Using gamification to innovate can bring your business to the next level
“Innovation is the specific tool of the entrepreneur.” A big challenge for every business, though, is how to drive engagement in innovation beyond the startup phase.
Innovation expert Peter Meyer believes social-media gamification is the answer. “Social media has a key role to play in helping engage people once you’ve got their initial attention,” he writes in his new book, Social Media for Corporate Innovators and Entrepreneurs: Add Power to Your Innovation Efforts. “Many people might visit your community page or Like your Facebook page after seeing a tweet, for example, but how do you sustain that initial interest so they come back again and again and become active, committed members of your community? One increasingly popular strategy is gamification.”
Gamification is the technical term for applying game-design characteristics to content and applications that aren’t games. Typical gamification elements include such things as achievement badges, achievement levels, leader boards, virtual currency, points that can be traded or cashed in and progress bars or other visual meters to encourage people to complete a task.
Research by Gartner says, which predicts that more than half of all companies which manage innovation processes will gamify those processes by 2015.
“Some companies will want to test gamification with employees before taking it to a broader ecosystem,” they say. We describe how the Institute for the Future, a nonprofit research group, uses social-media gamification for generating ideas about possible future scenarios: Participants tweet their messages and are rewarded with points and badges.
“Game mechanics can encourage employees to dip their toes into new activities,” we believe. “Gamification has the potential to eliminate cultural or status biases that can skew outcomes. For instance, when higher-ranking employees (i.e., bosses) dominate discussions about innovation projects, other no-less-valuable voices may not be heard or given equal weight. Innovation games can help avoid these mistakes.”
Gamification can also encourage collaboration and constructive competition. Take the case of MAZZUM, as an Idea Management Solution based on SharePoint that engages hundreds of people and invites them to work together to solve innovation challenges. Details how the company grew out of the “Battle of Talents,” an annual student competition to discover Switzerland’s most promising entrepreneurial talents. Since the formation of the company in 2001, leading companies have used the ACAR concept to tackle their specific innovation and cultural challenges.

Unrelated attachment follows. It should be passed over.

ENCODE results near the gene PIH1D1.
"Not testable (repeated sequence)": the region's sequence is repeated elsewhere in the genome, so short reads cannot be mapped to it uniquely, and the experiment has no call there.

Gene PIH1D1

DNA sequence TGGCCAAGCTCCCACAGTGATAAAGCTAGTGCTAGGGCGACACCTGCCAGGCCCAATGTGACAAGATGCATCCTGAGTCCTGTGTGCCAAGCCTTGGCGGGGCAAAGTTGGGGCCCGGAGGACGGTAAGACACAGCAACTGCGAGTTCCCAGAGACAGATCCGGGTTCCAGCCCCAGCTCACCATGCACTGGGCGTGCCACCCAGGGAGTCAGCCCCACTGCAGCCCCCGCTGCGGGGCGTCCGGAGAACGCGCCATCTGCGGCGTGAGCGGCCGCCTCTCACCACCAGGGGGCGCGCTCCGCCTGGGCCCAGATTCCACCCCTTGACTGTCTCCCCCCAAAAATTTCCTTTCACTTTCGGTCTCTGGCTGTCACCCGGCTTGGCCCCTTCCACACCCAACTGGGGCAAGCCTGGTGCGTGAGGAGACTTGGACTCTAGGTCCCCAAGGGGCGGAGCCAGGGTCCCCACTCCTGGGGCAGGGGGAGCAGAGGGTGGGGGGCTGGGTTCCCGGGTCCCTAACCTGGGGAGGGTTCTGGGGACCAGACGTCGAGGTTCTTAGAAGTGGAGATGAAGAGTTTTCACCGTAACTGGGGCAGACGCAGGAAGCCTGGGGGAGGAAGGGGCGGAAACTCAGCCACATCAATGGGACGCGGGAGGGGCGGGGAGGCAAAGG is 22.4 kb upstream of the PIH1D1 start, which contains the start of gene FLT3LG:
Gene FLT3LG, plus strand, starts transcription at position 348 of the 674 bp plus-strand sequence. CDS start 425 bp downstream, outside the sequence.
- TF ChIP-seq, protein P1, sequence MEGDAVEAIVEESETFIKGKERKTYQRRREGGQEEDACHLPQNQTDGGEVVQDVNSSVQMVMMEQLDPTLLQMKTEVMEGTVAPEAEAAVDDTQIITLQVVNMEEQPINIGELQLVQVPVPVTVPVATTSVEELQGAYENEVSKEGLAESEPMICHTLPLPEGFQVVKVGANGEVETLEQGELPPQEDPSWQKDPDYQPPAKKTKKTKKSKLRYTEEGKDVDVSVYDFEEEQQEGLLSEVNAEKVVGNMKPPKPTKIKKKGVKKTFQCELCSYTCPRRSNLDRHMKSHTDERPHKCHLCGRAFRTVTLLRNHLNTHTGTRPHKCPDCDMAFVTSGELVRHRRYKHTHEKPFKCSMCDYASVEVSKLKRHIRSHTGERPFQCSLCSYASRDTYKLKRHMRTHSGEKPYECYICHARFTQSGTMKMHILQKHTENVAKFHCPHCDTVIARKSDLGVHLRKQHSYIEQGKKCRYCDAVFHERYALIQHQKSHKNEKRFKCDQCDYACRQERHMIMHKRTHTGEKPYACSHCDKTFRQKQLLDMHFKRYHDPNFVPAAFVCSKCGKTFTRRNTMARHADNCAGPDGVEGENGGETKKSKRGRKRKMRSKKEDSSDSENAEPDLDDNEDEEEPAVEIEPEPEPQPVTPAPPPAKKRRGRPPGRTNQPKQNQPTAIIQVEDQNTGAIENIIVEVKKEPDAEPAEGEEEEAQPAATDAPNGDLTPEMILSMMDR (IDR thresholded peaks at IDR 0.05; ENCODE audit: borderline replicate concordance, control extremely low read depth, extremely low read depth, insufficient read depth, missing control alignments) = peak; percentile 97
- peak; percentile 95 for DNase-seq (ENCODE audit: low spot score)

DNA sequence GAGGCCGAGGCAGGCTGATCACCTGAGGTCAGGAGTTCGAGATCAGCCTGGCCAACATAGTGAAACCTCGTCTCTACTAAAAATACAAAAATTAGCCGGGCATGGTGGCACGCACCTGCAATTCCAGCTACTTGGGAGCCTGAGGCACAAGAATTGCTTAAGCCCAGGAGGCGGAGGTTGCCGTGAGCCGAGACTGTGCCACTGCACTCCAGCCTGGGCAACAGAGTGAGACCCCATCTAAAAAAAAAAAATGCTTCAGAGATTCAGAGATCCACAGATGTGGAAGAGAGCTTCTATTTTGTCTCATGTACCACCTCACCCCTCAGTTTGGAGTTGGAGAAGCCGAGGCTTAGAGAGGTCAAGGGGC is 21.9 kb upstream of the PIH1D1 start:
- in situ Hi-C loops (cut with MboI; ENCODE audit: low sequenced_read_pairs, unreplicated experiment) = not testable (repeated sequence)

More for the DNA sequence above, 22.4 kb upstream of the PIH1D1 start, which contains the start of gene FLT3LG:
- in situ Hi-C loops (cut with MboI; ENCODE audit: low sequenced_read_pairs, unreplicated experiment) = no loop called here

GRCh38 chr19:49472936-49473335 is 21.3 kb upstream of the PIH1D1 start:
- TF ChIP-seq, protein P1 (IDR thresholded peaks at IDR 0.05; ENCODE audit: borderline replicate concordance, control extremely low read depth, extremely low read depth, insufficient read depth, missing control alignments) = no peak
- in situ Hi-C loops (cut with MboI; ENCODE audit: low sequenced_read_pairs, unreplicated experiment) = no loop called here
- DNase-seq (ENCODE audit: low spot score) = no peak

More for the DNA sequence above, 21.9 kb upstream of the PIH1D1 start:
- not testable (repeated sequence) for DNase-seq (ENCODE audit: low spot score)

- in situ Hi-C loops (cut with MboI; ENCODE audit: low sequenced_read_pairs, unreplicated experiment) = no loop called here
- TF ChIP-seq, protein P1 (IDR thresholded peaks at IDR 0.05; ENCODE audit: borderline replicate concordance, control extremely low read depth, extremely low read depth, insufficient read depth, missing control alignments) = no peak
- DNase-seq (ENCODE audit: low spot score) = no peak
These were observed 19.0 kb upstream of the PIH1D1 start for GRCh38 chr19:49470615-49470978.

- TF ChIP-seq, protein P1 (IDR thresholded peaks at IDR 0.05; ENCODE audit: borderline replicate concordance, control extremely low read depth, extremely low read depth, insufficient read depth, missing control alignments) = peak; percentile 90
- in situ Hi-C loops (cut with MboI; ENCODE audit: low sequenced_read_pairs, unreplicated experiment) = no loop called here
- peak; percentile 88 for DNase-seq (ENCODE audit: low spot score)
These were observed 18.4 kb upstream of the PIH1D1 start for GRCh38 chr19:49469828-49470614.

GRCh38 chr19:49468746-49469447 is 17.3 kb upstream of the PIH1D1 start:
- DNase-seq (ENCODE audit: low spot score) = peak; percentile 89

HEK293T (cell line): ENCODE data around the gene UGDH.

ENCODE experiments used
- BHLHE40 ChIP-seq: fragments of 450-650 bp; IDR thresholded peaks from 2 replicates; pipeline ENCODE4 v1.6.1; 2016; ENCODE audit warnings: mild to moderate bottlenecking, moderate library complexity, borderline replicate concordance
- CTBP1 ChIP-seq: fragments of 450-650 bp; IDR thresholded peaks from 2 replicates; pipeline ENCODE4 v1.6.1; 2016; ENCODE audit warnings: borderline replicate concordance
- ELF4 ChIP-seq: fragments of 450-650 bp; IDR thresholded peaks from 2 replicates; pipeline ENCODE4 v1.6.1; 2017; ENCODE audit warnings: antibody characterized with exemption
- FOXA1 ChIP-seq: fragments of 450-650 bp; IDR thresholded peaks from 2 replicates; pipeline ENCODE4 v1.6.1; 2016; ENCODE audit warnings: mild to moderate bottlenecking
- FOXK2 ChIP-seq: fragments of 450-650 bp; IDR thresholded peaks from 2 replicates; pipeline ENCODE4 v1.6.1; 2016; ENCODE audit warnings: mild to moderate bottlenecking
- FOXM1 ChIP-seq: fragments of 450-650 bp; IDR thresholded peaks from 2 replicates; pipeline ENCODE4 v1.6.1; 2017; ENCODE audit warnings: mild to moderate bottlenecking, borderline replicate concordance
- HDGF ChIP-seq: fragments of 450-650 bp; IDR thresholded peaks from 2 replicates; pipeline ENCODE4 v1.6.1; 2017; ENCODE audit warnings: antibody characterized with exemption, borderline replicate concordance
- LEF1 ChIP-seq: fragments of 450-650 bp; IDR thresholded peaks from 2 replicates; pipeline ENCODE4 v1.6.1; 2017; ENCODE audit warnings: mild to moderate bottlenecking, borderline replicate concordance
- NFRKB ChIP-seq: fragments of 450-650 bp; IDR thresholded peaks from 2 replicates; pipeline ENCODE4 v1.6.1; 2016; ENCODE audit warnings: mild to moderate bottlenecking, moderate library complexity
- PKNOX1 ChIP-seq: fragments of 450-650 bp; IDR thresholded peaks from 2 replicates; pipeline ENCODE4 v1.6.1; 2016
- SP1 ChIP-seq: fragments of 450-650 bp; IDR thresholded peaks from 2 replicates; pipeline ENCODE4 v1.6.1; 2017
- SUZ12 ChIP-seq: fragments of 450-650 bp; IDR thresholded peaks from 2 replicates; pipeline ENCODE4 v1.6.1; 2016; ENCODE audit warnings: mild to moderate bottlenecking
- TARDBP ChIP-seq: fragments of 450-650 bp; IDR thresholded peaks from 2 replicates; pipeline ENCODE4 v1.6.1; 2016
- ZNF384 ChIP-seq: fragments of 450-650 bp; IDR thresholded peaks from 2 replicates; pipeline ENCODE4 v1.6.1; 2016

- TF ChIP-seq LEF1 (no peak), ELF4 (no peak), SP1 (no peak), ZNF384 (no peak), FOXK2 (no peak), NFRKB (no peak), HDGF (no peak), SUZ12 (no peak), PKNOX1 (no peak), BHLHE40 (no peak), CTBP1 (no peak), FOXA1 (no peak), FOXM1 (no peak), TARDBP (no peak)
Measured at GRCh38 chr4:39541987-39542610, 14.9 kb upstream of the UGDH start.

“From the start, MAZZUM was designed to be a game,” ACAR says. “Gamification is really the key to success. Call upon people’s basic instincts, give them the freedom to operate, let them experience and enjoy and create winners!”
For MAZZUM, organizers define participant roles based on the different types of people needed to innovate successfully:
1. The creative entrepreneur. This person is the initiator and spots the opportunity at the start, but does not necessarily have the capacity or capability to develop it further.
2. The talent. This person wants to participate, has no initial idea, but is skilled at elaborating and implementing ideas.
3. The investor. A technical or industry expert, or perhaps a senior manager, who is able to judge ideas, and can give useful feedback to teams and invest in potential winners.
They also define a results-oriented path that brings ideas from new to good and retains interaction and engagement for three months. An econometric business model ensures that the business case with the greatest potential tops the rankings at the end of the game.
“MAZZUM engages people, it’s fun and brings out the best in every participant,” says ACAR, a Swiss based SharePoint Development and Consulting Company. “It encourages people to go that extra mile and to overcome all existing boundaries because they want to win.”
“Innovation is a people business,” ACAR goes on. “How do you challenge people and keep them on board long enough to generate results? The basic psychological drivers of game dynamics can provide the answer. People want to be able to participate, express their own ideas, help to build a successful company, enjoy it and get recognition for it.”